So tomorrow I fly out to Austin to start the Wilder Life paperback book tour, and from there I go on to San Francisco, Oakland, Seattle, and Portland. I’ve never been to Austin before (no, not even to that SXSW thing), but it turns out my great-great-grandparents lived there for a while, right across from the Capitol in a big white house, and are now buried in Oakwood Cemetery, so I’ll have to pay them a brief visit before I read at BookPeople.
As for the West Coast events, I’ll be at two of the same bookstores I visited in 2005 when I’m Not the New Me came out, in Seattle and Portland. That trip was my very first taste of book tour life, seven years ago this month, and there are all these things that I want to remember about it before I go out there and experience it all again. First there was the launch reading in Chicago, where afterwards I’d gone out to the Double Door and met some guy named Chris. We’d started exchanging emails the next day, and we probably would have gone on a first date that same week if I hadn’t been going out of town.
The trip wasn’t a full-fledged book tour, just a few bookstore and media appearances that my publisher wrangled after I let them know I’d be in Seattle for a work conference (in other words, the flight and hotel were already taken care of). I had a day or two to myself after the conference and I spent it hanging around the city—one day I figured out the bus system so I could go get a haircut up in Capitol Hill, another day I went to Pike Place Market and bought a copy of The San Francisco Chronicle at a newsstand because I’d been told the paper was covering my book. I sat in a bakery at the market and ate breakfast and read the review written by this woman named Jami, who would later be my friend Jami.
The publisher sent a town car one morning to take me to do a local TV morning show appearance, and on the way back to my hotel the driver stopped at a cafe so I could run in and get coffee. People in the cafe kept looking out the window at the big black car waiting outside, and at me as I waited in line. “Are you… someone?” the girl at the counter asked, really tentatively. No, I told her.
The next day the car took me out to Third Place Books, where I was relieved to find that most of the chairs they’d set out for the event were filled. The booksellers (one of them also named Wendy I think) told me that Jane Fonda had done an event there earlier that week, and that the big unopened bottle of extra-nice Fiji water waiting for me on the podium had been Jane’s water, specially requested, but she hadn’t touched it. Of course I was thrilled, and then I guess a few sips of the Jane Fonda water must have emboldened me, because suddenly, right there in front of the audience, I decided to call this Chris guy that I’d met back in Chicago. Well, prank-call him, that is. I called him on my cell phone and when he answered I asked him if his refrigerator was running. He said yes, and I held out the phone to the audience, who yelled, THEN GO CATCH IT! Then I hung up as fast as I could and turned the phone off.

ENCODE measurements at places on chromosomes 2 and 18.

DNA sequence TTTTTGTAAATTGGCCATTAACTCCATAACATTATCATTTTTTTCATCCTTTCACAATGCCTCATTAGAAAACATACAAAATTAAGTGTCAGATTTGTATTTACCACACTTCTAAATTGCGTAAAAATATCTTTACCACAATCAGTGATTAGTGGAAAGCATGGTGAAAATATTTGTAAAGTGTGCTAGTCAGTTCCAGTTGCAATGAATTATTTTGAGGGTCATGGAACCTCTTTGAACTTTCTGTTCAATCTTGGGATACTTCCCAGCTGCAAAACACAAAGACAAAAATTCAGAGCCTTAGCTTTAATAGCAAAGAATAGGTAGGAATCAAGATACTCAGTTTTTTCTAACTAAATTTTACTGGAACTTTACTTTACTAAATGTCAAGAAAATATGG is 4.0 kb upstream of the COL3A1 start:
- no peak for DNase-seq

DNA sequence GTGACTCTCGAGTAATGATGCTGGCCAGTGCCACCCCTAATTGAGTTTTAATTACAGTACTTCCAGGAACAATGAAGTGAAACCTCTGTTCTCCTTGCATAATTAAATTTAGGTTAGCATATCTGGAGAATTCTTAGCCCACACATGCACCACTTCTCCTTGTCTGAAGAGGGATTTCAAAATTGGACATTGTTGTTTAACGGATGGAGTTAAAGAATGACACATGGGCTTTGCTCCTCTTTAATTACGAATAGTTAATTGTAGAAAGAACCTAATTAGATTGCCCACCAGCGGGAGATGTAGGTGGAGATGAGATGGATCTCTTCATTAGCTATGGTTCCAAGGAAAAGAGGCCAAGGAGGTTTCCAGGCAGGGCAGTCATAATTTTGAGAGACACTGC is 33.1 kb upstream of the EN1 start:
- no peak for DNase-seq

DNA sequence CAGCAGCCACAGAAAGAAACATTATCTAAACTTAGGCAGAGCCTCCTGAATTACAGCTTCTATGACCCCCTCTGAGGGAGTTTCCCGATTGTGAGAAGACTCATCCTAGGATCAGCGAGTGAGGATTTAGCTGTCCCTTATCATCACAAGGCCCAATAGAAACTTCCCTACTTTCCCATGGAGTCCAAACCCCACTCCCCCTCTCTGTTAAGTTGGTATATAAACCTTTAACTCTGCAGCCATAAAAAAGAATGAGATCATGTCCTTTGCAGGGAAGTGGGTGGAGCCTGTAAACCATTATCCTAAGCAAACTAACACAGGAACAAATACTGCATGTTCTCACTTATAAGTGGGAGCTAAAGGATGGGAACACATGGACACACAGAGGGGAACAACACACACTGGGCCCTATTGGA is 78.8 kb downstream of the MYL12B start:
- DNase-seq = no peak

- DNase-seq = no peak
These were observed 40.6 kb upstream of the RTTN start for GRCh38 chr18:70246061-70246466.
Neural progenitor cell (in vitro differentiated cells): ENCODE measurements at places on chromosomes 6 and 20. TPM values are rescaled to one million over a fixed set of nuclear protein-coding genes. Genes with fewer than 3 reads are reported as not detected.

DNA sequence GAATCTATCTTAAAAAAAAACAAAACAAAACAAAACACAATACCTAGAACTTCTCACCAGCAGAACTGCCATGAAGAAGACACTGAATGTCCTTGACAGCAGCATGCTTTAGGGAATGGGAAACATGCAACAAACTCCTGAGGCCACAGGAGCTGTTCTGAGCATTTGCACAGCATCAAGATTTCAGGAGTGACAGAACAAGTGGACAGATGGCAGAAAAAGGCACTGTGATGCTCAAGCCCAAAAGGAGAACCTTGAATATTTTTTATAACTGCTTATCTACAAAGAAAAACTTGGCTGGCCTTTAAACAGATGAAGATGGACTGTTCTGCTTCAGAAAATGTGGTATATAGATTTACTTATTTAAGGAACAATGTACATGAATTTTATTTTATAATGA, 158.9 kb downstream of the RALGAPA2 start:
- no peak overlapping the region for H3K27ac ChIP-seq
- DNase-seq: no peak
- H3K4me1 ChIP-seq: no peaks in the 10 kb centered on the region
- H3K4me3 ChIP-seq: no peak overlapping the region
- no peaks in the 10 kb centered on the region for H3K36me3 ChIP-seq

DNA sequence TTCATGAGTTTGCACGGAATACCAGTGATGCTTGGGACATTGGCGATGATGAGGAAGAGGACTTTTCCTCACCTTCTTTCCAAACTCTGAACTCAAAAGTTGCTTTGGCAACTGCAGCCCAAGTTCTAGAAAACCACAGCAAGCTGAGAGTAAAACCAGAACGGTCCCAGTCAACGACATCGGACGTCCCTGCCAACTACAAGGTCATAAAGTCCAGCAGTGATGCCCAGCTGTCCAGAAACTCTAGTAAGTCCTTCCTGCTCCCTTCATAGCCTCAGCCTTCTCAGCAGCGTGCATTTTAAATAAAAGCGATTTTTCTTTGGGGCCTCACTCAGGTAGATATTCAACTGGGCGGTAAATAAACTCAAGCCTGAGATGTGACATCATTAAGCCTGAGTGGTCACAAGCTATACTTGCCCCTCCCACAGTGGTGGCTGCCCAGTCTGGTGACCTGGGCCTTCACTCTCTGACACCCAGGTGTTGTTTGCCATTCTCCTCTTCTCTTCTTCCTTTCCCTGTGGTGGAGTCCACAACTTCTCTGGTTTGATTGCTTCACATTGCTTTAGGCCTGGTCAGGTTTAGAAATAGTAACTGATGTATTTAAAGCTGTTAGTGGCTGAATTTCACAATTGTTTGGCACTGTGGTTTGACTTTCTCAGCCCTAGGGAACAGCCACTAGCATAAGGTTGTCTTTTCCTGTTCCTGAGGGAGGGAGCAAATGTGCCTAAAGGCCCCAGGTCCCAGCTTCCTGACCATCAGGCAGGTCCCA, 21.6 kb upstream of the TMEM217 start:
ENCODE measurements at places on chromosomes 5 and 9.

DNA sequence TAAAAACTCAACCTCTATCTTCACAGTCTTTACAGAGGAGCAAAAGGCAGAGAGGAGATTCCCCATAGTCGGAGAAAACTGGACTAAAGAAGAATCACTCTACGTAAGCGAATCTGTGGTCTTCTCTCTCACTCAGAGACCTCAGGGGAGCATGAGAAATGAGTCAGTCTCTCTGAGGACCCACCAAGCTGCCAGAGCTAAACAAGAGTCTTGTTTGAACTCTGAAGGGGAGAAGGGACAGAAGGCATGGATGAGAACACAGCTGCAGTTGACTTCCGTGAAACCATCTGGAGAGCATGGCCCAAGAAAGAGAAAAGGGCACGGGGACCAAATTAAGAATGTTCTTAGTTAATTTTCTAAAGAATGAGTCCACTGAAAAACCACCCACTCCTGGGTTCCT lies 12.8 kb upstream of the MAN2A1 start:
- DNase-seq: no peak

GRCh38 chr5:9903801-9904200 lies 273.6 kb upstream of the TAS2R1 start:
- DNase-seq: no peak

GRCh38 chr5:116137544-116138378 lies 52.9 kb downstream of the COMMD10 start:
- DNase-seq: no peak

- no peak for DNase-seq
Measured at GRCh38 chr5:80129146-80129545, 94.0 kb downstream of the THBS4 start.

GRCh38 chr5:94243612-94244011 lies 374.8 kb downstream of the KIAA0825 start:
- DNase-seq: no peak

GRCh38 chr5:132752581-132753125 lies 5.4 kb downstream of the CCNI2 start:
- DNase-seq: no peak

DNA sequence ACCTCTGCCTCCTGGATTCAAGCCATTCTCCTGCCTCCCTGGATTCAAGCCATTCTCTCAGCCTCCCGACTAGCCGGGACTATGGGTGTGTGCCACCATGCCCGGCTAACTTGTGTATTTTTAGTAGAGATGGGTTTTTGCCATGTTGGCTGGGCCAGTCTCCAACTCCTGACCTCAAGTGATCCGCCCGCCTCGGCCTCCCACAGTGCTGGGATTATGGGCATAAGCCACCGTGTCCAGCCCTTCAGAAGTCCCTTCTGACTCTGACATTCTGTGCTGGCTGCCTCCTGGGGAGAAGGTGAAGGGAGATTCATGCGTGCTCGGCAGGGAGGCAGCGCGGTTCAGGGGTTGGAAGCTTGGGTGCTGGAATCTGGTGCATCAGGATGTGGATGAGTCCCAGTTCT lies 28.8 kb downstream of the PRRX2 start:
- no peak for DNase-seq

After the reading at Third Place, the big black car drove through the night to Portland because I had morning TV there the next day to promote my event at Powell’s. I met my media escort at 6am in the lobby of the hotel where I’d barely slept. The escort told me the TV show was live with a studio audience, so I sat in the green room feeling anxious and a little sick. But as I watched the show on the monitor, a segment came on about some new kind of cellulite treatment, and the news crew was visiting some spa and filming a woman in a leotard lying face down on a spa table while spa technicians were using these crazy rolling pins on the backs of her thighs. She was being interviewed as she lay there, the camera panning from her backside up to her face and then back again, and I thought, well, whatever happens to me on live TV, at least I’m not Roller Butt Lady. Then I went out to do my segment, and the studio audience turned out to be just a set of bleachers and a very sweet Cub Scout troop, and that was even better.
A couple months after that I flew back out west for two events in California, traveling mostly on my own dime. First I read in LA, where only about three people showed up, and then when I arrived in San Francisco I discovered I’d shown up the day before Pride Weekend, and the courtyard of the cool little hotel I’d picked was taken over by a massive private party hosted by drag queens. Again I had a few days to myself before my book event; at night I’d have long I-miss-you phone calls with Chris, who by now was my boyfriend Chris, and during the days I’d wander around seeing the city, and meeting with folks like Kevin and the women at Bitch magazine helped ward off the homesickness. Finally I did my event at the now-sadly defunct A Clean Well-Lighted Place for Books, and it was so much fun I didn’t even mind when the folding podium collapsed. By then I’d done a dozen events, and over twenty radio interviews by phone, and I was getting used to all of it, being slightly rumpled, and drinking other people’s water, and smiling graciously when people mistake you for someone.
So now I’m doing so much of it again—the Bay Area (two new places for me, Bookshop West Portal and A Great Good Place for Books), the drive through the night from Seattle to Portland, the incredibly short hotel stay (this time in Seattle), Third Place, Powell’s, the morning TV sutff. I’ll see Jami in Austin because it turns out she’s there right now, too, and her new book, which you will hear about, is coming out soon. And then Chris is flying out Tuesday to join me for the rest of the trip, and we’ll get to see everything I was telling him about during those first few months seven years ago, everything that I wanted to show him back then. And we’ll see you, too.